J-Lo, Crusher of Nations(‘ economic hopes)

by Nathan Hamm on 5/1/2006 · 8 comments

MosNews reported the other day that Georgia offered Jennifer Lopez $500,000 to come to Tbilisi to taste Georgian wine on the country’s independence day. I initially thought, like many in Georgian politics apparently, that this is a pretty stupid way to use public money. Thankfully though, J-Lo said no, so I can instead focus on what a bad person she is.

But in an acute embarrassment to President Mikhail Saakashvili, Lopez rejected the offer, reportedly setting unrealistic conditions for her appearance and holding out for a much larger fee.

A Government official said an offer had been made, and that Lopez had turned it down. The singer had also asked for overly expensive stage equipment, he said, adding that the money would have been raised through sponsors, not from the state budget.

For someone who has a $10,000 per day hairdresser and ridiculous riders for short appearances, it’s no surprise Lopez shot down Georgia’s offer. Georgia’s wine industry may have lucked out though. Miss Lopez isn’t exactly box office magic.

Speaking of the Russian ban on Georgian wine, check out this great protest that went down in Tbilisi against it.

UPDATE: I forgot to mention about this whole Russian wine ban that whenever I Russian government officials play themselves off as innocents who just want everyone to get along (third paragraph of quoted section), I can’t help but wonder whether or not the ability to tell boldfaced lies, is something learned or something congenital.

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– author of 2991 posts on 17_PersonNotFound.

Nathan is the founder and Principal Analyst for Registan, which he launched in 2003. He was a Peace Corps Volunteer in Uzbekistan 2000-2001 and received his MA in Central Asian Studies from the University of Washington in 2007. Since 2007, he has worked full-time as an analyst, consulting with private and government clients on Central Asian affairs, specializing in how socio-cultural and political factors shape risks and opportunities and how organizations can adjust their strategic and operational plans to account for these variables. More information on Registan's services can be found here, and Nathan can be contacted via Twitter or email.

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Brian May 1, 2006 at 10:54 pm

Van Damme and Steven Segal seem to still be big in Central Asian countries. They could probably get both of them for $50 these days.

Nathan May 1, 2006 at 10:57 pm

I hear that if you pay Segal double, he’ll throw in a case of his energy drink. (But I wonder how much he charges to give you just the “Asian Experience.”)

carpetblogger May 2, 2006 at 12:17 am

But Sting and Enya reportedly played at Ilham Aliyev’s daughter’s wedding in Baku over the weekend. That’s better than J. Lo in Tbilisi any day.

Nathan, note new carpetblog address for you link list.

Alexander May 2, 2006 at 12:37 am

Apparently, in an attempt to bully Moldova into recognising the smuggling haven of Trans-dniestria as a ‘country’, the Russians have banned Moldovan wine as well – and exports of it to Russia make up about 40% of Moldova’s GNP. So – whilst Georgia and Moldova suffer from Mr. Putin’s malice, Russians are deprived both of cheap (but drinkable) Moldovan plonk and of the classier Georgian wine they drink on special occasions. I’d like to think this would produce some sort of popular uprising, but no doubt it will just send more people back to vodka.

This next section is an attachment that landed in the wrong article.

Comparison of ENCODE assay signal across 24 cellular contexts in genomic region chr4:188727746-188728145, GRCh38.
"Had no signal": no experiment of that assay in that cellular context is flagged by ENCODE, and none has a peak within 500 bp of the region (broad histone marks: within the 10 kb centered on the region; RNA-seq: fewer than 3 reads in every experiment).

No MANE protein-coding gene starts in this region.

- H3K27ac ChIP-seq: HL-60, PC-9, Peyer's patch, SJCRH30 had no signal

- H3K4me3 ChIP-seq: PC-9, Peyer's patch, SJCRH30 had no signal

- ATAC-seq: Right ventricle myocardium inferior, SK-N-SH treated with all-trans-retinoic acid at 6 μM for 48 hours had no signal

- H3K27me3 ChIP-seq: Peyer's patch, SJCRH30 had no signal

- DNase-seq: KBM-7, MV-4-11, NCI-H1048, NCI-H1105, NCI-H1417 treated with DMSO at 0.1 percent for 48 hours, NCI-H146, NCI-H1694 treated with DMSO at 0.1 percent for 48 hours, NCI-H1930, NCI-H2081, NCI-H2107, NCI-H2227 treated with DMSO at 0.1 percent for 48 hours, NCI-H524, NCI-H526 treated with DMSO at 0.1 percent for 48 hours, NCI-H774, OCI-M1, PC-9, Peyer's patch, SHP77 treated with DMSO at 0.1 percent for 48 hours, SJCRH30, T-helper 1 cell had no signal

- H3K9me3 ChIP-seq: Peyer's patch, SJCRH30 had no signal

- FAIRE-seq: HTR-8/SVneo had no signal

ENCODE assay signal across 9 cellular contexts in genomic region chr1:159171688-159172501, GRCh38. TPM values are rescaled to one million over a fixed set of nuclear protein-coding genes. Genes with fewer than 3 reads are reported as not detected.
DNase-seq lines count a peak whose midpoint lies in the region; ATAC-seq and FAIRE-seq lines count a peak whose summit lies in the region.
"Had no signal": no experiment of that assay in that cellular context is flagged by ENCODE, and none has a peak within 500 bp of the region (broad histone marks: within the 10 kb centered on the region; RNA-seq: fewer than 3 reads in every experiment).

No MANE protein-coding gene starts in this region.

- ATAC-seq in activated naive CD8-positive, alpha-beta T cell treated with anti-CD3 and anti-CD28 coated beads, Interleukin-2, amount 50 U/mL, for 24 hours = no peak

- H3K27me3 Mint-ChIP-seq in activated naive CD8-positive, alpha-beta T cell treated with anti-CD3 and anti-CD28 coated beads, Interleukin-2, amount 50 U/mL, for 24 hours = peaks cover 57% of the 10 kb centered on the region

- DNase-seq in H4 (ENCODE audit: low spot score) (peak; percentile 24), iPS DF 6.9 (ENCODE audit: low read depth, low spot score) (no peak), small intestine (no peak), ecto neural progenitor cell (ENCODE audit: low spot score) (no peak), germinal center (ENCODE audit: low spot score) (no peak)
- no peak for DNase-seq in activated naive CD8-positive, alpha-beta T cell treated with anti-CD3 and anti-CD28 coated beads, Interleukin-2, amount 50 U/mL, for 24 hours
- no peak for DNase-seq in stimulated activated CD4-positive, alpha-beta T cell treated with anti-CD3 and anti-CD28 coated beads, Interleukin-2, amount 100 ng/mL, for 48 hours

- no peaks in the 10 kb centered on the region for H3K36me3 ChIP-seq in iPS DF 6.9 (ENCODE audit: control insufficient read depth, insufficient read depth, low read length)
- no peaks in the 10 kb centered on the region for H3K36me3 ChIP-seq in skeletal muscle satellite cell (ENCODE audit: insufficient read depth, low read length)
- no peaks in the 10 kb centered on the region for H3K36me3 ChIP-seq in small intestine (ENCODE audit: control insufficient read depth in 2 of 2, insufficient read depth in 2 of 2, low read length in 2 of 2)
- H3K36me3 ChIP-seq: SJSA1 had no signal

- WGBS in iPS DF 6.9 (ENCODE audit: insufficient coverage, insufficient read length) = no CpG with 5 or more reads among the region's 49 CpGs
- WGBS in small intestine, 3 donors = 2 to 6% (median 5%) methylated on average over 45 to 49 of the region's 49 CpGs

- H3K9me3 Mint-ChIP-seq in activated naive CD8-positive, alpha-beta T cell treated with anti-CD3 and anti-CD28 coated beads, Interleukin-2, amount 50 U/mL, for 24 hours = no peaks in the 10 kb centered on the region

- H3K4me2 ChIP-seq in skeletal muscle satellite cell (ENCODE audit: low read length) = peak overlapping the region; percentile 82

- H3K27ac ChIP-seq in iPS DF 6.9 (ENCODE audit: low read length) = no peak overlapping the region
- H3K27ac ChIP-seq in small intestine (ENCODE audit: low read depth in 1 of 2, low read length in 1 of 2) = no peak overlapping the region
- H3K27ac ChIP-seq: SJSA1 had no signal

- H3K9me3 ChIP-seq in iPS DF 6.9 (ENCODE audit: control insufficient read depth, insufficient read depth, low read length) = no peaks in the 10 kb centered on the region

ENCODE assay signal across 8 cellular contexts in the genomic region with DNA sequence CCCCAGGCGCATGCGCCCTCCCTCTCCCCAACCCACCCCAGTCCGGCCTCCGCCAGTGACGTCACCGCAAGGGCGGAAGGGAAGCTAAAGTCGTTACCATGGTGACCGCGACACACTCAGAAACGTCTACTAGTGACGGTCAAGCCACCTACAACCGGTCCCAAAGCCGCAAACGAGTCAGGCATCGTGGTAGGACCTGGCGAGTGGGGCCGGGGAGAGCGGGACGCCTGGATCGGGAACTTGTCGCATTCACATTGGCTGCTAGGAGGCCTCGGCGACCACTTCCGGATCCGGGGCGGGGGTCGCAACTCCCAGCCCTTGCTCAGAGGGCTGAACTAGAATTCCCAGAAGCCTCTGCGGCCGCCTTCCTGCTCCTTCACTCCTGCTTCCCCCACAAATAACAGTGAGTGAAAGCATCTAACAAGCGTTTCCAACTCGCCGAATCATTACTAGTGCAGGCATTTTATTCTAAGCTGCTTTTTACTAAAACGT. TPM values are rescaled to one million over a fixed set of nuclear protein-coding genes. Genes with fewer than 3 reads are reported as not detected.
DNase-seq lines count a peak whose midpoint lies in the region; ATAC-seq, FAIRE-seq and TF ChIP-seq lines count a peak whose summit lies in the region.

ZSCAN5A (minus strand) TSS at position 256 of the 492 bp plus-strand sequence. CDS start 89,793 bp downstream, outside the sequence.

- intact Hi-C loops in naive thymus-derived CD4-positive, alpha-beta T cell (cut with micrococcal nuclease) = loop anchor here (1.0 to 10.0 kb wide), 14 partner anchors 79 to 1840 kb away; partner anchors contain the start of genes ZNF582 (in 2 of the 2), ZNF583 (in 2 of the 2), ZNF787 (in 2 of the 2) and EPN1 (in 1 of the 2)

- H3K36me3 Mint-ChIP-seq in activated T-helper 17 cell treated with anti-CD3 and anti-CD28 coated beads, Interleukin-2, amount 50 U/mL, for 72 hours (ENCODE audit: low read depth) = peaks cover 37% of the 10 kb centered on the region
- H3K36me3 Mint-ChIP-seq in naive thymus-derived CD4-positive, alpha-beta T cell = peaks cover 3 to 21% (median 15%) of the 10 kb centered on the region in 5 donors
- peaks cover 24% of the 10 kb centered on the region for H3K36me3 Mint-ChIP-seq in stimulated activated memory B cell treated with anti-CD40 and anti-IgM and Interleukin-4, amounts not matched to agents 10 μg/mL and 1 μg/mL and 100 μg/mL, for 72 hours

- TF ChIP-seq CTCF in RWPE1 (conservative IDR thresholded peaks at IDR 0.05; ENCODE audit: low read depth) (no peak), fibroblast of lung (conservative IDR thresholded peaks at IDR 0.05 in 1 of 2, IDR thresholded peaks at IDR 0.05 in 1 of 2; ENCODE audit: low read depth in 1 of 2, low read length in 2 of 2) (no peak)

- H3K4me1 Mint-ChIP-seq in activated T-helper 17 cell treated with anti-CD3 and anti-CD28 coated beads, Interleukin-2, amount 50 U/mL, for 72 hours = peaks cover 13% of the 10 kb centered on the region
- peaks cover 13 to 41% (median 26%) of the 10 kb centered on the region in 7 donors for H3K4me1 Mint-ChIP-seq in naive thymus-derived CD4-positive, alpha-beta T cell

Peter May 2, 2006 at 4:18 am

I’m afraid the Russians are being viciously maligned over this one. Real Georgian wine in Russia is an extreme rarity, most of what is sold under that description actually being a concoction of sugary chemicals and artificial flavourings. I have never once in my time living in Moscow managed to find anything vaguely resembling the wine that I have drunk in Georgia. The closest approximation has been very far from cheap and compares in price with lower-end Italians, which is hardly within the reach of poorer Russians’ budgets.

Brian May 2, 2006 at 1:39 pm

Ha, I like that link to Steven Segal’s Lightning Bolt energy drink. He’s too overweight these days to model for it himself, so there’s a lean muscular guy to promote the drink.

Alexander May 2, 2006 at 2:19 pm

True Georgian wine is indeed a rarity in Russia (although I had some very decent Saperavi in Samara once) – and at 400 roubles for a bottle of half-decent Mukuzani at Aromatny Mir it is hardly cheap. The ban on Moldovan wine may have a more profound impact though, as it seems to be drunk much more widely.

John May 2, 2006 at 2:46 pm

Peter, I wouldn’t say Russia is being maligned over this. Yes, much of the wine sold as Georgian in Russia is fake, but most of it probably come from Kaluga or anywhere else you care to mention. The Georgians are aggreived because it is a blanket ban which also hit reputable winemakers.

When the Georgian defence minister pointed out that you can sell shit in Russia, he wasn’t far wrong. Most Russians cannot afford real Georgian wine (which costs at least 4 or 5 dollars in Tbilisi for the cheapest stuff). They know the famous names – Khvanchkara, Mukuzani, Kindzmarauli and so on – but very few bottles of these wines are produced. Saperavi, a grape variety is widely produced, but wines like Mukuzani are specific to a village and cost at least 20-25 dollars in Georgia itself.
This year, for example, no Khvanchkara is going to be produced at all because of late frosts and hail, but I bet someone in Magnitogorsk is knocking up labels for a Khvanchkara 2006 vintage.

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